top of page

The Hardest Part

Mother Nature enjoys a good April Fool’s joke as much as anyone, I guess, and after days of springtime warmth we got hit with another big snowstrom on April 1st that shut down a part of the state. However, it was nice to have a snow day for our last day at home.

Today we leave to begin a new adventure: The Spring tour with Shawn McDonald and Downhere. It’s shaped up to be a full schedule of 27 dates in 34 days from Florida to Washington with a only a four day break for Gospel Music Week in Nashville. We are grateful to be a part of such a tour, to be sure, but today we are also feeling a little sad as we prepare to say goodbye to our boys. Taya will be back home for about a week in mid-April, but other than a planned visit during our stop in Minneapolis, I won’t see them for the better part of 6 weeks. This is the hardest part of what I do.

Knowing this day was coming, we have tried to make the most of our time together. We had a sweet Easter time as a family and I’ve tried to keep shorter work days the last few weeks. I’ve been especially attentive to Gus, our 4 year old. He’s changing so much these days and I’m afraid of what I’ll miss of his development in this time. He’s my last little boy and he will be a different boy when I get home.

And yet we believe that we are on the path that God has for us and that in the grand scheme of things, this is really just a short time apart. We are grateful, too, to have a sense that though there are sacrifices, we have purpose and that there is meaning to our work. I daily pray this is true.

We really do have the best of both worlds. The boys will stay with their grandparents, which they are actually excited about. It’s a pretty painless transition for them and we know they’ll have fun. It’s more myself that I feel sorry for. The older I get the more I’m aware of how much I need my family. Can you believe that sometimes I’m actually grateful to be woken in the middle of the night by a scared little boy who needs only a word from dad to help him find the courage to sleep in the dark? Maybe I’m clinging to these days in their lives when I still have the power to make everything alright.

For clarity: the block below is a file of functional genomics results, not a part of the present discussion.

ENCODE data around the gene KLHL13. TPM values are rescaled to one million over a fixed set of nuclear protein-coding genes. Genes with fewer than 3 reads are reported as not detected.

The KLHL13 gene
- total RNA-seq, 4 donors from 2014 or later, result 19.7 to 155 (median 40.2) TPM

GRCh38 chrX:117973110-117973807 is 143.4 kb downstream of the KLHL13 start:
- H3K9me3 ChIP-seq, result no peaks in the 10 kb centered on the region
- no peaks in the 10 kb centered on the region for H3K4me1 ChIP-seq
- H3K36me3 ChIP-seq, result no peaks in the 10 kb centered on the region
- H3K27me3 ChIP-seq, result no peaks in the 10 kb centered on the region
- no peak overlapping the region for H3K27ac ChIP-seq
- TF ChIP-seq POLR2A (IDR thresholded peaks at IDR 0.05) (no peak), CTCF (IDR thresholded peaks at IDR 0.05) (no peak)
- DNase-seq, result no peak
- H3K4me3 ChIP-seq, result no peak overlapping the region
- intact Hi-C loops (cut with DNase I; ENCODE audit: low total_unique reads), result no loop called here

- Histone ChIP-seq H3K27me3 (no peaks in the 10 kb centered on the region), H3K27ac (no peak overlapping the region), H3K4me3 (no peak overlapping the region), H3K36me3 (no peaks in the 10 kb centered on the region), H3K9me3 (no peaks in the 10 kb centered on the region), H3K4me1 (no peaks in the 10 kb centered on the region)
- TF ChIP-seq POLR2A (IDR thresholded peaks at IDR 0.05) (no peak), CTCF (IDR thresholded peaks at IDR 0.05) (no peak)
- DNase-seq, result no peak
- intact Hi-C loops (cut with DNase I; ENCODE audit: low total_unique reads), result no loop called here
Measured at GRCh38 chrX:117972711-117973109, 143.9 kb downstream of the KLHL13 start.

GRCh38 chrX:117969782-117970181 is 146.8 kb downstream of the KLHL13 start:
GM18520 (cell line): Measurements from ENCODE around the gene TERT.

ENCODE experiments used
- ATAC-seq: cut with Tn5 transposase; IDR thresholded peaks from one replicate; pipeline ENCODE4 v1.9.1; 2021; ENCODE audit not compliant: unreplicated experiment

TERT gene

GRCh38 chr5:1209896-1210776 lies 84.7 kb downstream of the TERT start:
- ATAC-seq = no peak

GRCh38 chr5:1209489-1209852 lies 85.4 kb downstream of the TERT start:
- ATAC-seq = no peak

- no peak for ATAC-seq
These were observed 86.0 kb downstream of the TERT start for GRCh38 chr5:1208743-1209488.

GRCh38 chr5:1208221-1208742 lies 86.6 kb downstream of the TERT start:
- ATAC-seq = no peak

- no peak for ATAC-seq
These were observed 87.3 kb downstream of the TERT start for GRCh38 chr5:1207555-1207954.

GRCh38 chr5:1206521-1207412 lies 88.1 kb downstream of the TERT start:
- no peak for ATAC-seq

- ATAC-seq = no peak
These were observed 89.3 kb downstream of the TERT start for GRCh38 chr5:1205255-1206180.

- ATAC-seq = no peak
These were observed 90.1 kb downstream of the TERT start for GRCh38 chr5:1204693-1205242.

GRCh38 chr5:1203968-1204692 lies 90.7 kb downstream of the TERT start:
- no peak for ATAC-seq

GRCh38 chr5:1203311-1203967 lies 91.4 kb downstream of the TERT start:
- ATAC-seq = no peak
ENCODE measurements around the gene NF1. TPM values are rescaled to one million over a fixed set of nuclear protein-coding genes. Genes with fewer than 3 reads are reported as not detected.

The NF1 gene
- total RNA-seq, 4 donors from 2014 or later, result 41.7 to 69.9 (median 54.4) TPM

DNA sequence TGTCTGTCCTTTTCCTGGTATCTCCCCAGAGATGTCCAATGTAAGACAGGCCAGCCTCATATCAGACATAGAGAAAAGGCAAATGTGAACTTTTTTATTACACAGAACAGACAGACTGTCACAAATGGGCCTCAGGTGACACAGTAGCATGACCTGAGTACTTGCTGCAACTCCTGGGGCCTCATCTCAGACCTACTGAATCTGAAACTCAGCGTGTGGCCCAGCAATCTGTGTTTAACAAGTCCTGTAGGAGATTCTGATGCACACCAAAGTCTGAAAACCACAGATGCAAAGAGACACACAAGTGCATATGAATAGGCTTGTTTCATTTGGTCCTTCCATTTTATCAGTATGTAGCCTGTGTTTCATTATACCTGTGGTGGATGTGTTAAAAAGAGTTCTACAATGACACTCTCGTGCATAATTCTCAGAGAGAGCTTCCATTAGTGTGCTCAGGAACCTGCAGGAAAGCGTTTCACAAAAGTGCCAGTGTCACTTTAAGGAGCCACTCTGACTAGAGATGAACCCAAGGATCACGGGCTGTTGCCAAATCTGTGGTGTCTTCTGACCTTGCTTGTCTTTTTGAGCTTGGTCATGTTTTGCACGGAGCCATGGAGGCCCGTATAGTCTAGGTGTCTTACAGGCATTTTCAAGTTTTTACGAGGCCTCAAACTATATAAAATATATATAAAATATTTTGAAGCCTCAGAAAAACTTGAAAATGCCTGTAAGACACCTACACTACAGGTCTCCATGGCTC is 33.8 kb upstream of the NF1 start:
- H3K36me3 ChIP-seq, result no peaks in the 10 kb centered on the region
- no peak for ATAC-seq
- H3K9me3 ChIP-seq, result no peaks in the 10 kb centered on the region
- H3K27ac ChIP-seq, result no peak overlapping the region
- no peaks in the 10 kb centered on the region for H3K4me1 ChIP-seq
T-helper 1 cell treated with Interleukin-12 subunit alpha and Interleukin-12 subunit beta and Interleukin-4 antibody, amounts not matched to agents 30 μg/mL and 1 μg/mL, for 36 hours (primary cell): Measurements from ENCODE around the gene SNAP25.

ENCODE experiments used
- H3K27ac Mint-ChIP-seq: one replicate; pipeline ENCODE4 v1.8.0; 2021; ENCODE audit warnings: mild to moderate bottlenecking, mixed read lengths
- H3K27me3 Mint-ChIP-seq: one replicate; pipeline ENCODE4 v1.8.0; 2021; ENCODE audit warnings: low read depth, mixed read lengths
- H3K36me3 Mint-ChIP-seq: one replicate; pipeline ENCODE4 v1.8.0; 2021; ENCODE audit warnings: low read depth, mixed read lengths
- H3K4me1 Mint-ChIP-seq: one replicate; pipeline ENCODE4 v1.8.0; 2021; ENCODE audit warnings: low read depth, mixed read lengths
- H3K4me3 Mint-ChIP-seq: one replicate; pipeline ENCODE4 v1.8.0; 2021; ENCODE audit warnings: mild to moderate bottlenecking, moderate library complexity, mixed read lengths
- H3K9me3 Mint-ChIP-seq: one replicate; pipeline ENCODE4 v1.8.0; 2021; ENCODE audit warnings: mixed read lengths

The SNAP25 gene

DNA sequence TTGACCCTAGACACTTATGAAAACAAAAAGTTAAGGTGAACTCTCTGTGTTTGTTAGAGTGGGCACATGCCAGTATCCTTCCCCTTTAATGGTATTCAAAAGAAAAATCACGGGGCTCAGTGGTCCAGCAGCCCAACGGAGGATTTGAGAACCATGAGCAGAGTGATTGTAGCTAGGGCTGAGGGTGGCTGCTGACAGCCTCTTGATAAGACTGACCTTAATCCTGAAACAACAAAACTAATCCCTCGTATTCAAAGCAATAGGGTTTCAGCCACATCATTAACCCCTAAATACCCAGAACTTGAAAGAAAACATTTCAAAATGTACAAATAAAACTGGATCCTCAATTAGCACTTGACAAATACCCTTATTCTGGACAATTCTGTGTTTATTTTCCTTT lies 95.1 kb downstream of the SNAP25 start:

One of my most cherished memories is the time that Taya and the boys drove me to Rochester, MN for me to join my first official tour in Spring of 2002 with Sara Groves. Afterward on the drive home that snowy February night, Jacob (then 5 years old) was a little choked up and having difficulty with the idea that they had just dropped me off and wouldn’t see me for several weeks. In his effort to cope with it, he said to Taya: “Mom, can we pretend that we’re driving to pick dad up instead of going home without him?” “Sure, Jacob,” Taya said, “we can pretend that we’re driving to pick dad up and that you’ll see him in just a little bit…” And that little thought was all he needed to help him drift off to sleep for the rest of the drive. It’s these partings that give the time we have together such weight.

I’m afraid as I share such personal feelings that there are those who may be tempted to judge our lifestyle and wonder if we sacrifice too much for our ministry. Sometimes I wonder myself, to be honest, though I know in this regard that the times I am home I get to be more present to my boys than many parents, so I think it all evens out. I hope so, anyway. The trick is to be balanced and to jealously guard the time that you do have.

These times away are a sacrifice for me, but I pray that God will keep us all and bless our work, and help us to do work that is worthy of blessing. I guess in sharing all this, I’m asking: would you remember us in your prayers? Remember our boys. Remember Taya and I. Pray that our work will have meaning and will be worthy of the sacrifices. Pray that we will be true and faithful to all we are called to do in our ministry both at home and on the road.

Thank you.


bottom of page